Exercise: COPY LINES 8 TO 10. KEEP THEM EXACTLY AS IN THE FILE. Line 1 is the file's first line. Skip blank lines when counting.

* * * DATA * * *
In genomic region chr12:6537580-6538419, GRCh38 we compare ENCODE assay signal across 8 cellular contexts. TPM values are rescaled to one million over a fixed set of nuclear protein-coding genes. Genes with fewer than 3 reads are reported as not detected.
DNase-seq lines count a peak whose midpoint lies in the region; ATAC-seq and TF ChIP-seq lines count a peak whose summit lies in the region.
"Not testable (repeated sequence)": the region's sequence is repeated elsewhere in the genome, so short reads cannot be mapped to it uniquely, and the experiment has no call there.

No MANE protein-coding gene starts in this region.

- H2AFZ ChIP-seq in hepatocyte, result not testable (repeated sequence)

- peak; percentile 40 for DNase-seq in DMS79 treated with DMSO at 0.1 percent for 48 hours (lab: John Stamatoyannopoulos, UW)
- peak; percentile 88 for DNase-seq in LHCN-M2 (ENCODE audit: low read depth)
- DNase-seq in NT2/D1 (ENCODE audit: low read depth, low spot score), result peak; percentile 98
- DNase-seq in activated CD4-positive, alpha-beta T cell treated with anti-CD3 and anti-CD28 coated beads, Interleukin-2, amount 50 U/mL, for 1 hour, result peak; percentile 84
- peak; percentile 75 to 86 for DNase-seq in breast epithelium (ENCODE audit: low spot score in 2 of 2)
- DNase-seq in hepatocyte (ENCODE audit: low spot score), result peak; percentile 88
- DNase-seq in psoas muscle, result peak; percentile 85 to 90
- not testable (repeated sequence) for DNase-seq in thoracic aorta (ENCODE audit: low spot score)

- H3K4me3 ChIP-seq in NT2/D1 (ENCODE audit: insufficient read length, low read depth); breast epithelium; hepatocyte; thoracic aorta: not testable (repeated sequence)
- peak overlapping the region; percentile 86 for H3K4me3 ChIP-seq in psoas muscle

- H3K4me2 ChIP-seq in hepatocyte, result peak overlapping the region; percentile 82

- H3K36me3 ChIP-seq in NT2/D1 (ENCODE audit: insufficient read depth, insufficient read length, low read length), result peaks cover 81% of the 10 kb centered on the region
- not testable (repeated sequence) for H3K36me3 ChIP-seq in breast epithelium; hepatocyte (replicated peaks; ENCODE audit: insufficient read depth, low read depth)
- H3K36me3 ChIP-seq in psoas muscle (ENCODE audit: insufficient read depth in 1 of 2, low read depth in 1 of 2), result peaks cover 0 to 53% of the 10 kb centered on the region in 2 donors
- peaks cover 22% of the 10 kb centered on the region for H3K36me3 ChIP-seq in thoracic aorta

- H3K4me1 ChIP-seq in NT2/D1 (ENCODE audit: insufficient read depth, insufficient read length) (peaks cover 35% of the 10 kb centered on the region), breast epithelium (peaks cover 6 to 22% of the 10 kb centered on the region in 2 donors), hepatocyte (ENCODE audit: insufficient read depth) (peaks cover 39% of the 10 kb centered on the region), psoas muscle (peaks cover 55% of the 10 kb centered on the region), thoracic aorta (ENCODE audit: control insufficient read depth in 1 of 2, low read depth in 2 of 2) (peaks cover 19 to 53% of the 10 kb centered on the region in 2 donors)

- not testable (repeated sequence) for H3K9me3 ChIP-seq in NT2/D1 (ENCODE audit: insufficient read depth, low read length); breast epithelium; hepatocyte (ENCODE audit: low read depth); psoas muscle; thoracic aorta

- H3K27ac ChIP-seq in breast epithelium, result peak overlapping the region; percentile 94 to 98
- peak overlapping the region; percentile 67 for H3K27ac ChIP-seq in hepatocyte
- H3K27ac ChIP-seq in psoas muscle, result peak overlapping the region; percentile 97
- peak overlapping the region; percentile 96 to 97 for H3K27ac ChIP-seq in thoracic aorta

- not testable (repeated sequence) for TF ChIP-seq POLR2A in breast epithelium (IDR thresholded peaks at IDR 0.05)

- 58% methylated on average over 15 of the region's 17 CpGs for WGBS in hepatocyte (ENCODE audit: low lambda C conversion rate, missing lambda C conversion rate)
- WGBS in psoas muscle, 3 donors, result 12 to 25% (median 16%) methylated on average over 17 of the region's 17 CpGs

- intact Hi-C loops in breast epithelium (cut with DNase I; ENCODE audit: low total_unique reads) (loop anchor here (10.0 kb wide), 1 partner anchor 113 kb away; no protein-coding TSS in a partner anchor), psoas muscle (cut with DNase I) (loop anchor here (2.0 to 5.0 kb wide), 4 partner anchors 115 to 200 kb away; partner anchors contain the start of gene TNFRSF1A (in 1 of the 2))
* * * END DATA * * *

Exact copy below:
- DNase-seq in NT2/D1 (ENCODE audit: low read depth, low spot score), result peak; percentile 98
- DNase-seq in activated CD4-positive, alpha-beta T cell treated with anti-CD3 and anti-CD28 coated beads, Interleukin-2, amount 50 U/mL, for 1 hour, result peak; percentile 84
- peak; percentile 75 to 86 for DNase-seq in breast epithelium (ENCODE audit: low spot score in 2 of 2)